When respective areas carved out on the cut facet of the light transmissive material are formed radially, it is possible to show a crisscross pattern displaying a specific color on the cut facet.
FIG. 1(a) shows a plan view and a partial enlarged view of the surface of a table of a brilliant-cut jewel according to a first embodiment of the present invention, and FIG. 1(b) is a partial enlarged view showing a vertical section of a part of the surface of the table;
FIG. 2 shows a plan view and a partial enlarged view of the surface of a table of a brilliant-cut jewel according to a second embodiment of the present invention;
FIG. 3 shows a plan view and a partial enlarged view of the surface of a table of a brilliant-cut jewel according to a third embodiment of the present invention;
FIGS. 4(a)-4(f) illustrate the steps in forming a brilliant-cut;
FIG. 5(a) is an elevational view of a brilliant-cut jewel, and FIG. 5(b) is a plan view of the brilliant-cut jewel of FIG. 5(a);
FIG. 6(a) and FIG. 6(b) are diagrams explaining reflection from a cut jewel surface at incidence angles of 10° and 89°, respectively; and
FIG. 7(a) shows a pattern of fine grooves formed in concentric circles, and FIG. 7(b) shows a pattern of fine grooves formed in waveforms.
Embodiments of the present invention will be described hereinafter with reference to the drawings.
The effect of the present invention can be confirmed only experimentally. It is considered that the effect is shown most eminently in a diamond, but brilliant-cut cubic zirconia of 0.5 carat is used in the experiments reported below for sake of convenience.
Cubic zirconia is obtained by adding a stabilizer such as Y2 O3 to cubic zirconium oxide and has an appearance closely resembling that of a diamond. Therefore, it is used as a substitute for a diamond herein.
TABLE 1 shows physical characteristics of diamond and cubic zirconia.
TABLE 1______________________________________ Diamond Cubic Zirconia______________________________________Mohs' hardness 10 7.5-8.5Density 3.52 6Refractive index 2.417 2.16Double refraction 0 0Degree of dispersion 0.044 0.06______________________________________
Further, the brilliant-cut is known as maximizing the brilliancy of a diamond and is applied to the cubic zirconia used in the experiments of the present invention. The cut will be described hereinafter with reference to FIG. 4.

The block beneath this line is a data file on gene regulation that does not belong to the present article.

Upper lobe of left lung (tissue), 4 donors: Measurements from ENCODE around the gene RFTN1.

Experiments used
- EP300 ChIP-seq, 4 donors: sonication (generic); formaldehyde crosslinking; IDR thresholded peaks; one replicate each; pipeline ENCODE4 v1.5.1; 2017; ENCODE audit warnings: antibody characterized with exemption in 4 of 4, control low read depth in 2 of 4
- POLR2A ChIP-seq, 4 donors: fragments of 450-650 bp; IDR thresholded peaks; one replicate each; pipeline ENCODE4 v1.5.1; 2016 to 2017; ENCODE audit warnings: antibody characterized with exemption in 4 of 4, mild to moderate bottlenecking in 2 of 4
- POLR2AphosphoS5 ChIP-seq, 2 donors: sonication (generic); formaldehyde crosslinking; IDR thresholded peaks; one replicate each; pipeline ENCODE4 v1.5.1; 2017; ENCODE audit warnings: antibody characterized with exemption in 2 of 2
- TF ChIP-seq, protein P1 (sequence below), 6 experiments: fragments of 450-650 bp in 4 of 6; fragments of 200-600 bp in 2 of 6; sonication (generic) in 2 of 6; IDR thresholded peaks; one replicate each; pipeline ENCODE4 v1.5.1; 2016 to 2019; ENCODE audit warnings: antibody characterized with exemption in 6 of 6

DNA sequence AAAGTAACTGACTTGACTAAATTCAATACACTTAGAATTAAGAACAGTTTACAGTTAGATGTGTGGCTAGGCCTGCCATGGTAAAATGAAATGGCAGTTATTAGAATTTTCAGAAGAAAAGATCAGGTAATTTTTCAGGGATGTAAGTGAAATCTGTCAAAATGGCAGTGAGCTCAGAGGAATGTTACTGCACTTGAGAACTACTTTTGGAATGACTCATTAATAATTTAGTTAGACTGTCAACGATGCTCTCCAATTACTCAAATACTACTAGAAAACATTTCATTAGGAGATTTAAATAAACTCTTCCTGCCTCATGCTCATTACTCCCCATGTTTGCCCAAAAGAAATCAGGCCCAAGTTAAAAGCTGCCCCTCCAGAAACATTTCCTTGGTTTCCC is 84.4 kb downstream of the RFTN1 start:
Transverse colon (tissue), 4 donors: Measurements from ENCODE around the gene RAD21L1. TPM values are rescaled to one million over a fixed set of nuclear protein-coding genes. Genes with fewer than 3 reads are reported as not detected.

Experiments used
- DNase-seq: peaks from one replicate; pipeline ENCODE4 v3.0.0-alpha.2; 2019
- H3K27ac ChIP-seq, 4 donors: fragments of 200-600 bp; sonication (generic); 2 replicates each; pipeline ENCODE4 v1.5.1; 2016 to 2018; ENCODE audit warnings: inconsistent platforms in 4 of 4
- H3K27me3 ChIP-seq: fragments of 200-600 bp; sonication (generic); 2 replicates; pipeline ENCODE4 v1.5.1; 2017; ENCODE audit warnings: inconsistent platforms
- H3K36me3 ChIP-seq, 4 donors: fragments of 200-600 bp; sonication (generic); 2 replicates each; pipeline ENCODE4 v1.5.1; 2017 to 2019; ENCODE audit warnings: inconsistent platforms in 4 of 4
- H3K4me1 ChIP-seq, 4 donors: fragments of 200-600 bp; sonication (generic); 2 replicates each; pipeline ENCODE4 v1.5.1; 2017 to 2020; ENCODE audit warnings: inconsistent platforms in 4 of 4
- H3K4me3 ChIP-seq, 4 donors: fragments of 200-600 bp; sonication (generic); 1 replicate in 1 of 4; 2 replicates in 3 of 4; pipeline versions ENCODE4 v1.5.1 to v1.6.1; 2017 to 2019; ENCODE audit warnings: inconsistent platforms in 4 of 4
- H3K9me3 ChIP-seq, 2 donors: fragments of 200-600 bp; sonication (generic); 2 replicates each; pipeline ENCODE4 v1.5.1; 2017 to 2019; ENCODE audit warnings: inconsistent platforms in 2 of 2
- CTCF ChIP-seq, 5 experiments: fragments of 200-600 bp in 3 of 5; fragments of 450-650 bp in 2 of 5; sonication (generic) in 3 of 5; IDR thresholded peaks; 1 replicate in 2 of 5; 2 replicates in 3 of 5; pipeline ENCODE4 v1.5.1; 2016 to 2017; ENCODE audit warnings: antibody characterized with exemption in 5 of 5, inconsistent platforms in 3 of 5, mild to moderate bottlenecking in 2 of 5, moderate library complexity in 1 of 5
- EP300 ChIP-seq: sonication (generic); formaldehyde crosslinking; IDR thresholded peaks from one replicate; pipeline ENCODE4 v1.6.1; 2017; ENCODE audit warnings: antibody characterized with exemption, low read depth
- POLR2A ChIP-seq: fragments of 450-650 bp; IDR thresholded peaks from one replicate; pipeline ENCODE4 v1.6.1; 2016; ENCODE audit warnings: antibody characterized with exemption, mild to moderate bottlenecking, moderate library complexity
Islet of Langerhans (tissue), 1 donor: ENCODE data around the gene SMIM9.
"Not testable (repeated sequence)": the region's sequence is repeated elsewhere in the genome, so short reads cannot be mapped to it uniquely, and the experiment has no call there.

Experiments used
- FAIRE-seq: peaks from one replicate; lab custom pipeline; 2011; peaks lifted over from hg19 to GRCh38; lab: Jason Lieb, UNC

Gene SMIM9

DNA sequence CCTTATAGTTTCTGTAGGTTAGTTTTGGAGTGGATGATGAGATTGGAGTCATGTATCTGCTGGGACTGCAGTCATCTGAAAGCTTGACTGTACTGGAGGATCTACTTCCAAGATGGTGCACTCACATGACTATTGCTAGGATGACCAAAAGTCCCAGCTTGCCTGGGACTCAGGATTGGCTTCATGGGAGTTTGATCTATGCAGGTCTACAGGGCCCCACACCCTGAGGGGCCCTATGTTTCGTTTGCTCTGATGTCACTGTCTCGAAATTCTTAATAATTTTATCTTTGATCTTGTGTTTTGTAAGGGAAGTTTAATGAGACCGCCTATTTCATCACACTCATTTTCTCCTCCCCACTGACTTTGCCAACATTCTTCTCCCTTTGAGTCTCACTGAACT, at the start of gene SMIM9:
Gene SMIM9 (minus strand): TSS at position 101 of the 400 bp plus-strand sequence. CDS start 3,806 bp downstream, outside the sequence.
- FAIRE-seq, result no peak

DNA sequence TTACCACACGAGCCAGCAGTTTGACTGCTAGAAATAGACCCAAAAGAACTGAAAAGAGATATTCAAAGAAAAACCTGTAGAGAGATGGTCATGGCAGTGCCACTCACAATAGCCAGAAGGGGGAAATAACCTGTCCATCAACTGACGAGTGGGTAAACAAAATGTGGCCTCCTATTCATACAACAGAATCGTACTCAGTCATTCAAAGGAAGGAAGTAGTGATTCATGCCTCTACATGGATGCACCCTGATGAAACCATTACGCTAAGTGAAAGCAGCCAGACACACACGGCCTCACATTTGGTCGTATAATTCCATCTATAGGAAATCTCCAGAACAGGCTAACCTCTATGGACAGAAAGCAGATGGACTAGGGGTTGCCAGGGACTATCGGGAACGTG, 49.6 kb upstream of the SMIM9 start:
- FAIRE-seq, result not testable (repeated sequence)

The brilliant-cut is completed by processing through various processes of (a) inking 41, (b) scribing 43, (c) rounding 45, (d) blocking 47 and reguard ring 48, (e) main-facet-cut and (f) other facet-cut.
FIG. 5 shows in detail a completed brilliant-cut. FIG. 5(a) and FIG. 5(b) show, respectively, a front view and a plan view of a brilliant-cut.
The top face represented by reference numeral 51 seen in FIG. 5(a) is called a "table", and inclined faces represented by reference numeral 53 extend approximately 3/10 of the whole height downward from the peripheral edge of the table 51. These inclined faces together form what is called the "crown". Extending over the remaining height of approximately 7/10, separate inclined faces represented by a reference numeral 55, in which the dimension parallel to the table decreases gradually so as to converge, are formed. These inclined faces are called a "pavilion". A "girdle" 57 is provided between the crown 53 and the pavilion 55. The girdle 57 appears as a circle in the plan view of FIG. 5(b).
The shining of a diamond is called "brilliancy", and is due to total reflection of light therein. A diamond has a refractive index of 2.42, which is a very high value as compared with that of other jewels such as 1.55 for crystal and 1.77 for ruby and sapphire. As a result, when rays of light incident from the table 51 reach the pavilion 55, most of the rays of light are reflected totally (i.e., the rays of light do not escape the diamond through the pavilion 55, but are reflected inward again), and escape upon reaching the crown 53, thus received by human eyes as brilliancy. The angle of the pavilion 55 is important to total reflection, and the angle of the pavilion 55 is formed normally at 40° 3/4' with respect to a horizontal line in FIG. 5(a).
The totally reflected rays of light give rise to "dispersion" into seven colors. This is due to the fact that the incident light radiated by a high temperature body such as the sun is composed of a spectrum of colors (which is also referred to as "complex light") even if it appears as white color to the naked eye. The light components having a higher frequency (i.e., the light close to a purple color in the visible spectrum) give a larger refractive index, and conversely, the light components having a lower frequency (i.e., the light close to a red color in the visible spectrum) give a smaller refractive index. Therefore, the difference in color appears as the difference of the refractive index, and the totally reflected rays of light are dispersed into respective colors and present a rainbow in seven colors (the fire).
TABLE 2 shows the relationship between wavelength λ (the reciprocal of frequency f) and a refractive index R.I. of diamond for light of different wavelengths. The difference in the refractive index between purple and red is generally called degree of dispersion D.R.
TABLE 2______________________________________ Wavelength λ[Å] Refractive Index R.I.______________________________________Red 6,870 2.407Orange 5,890 2.417Green 5,720 2.427Purple 380 2.451Degree of Dispersion D.R. = 2.451-2.407 = 0.044______________________________________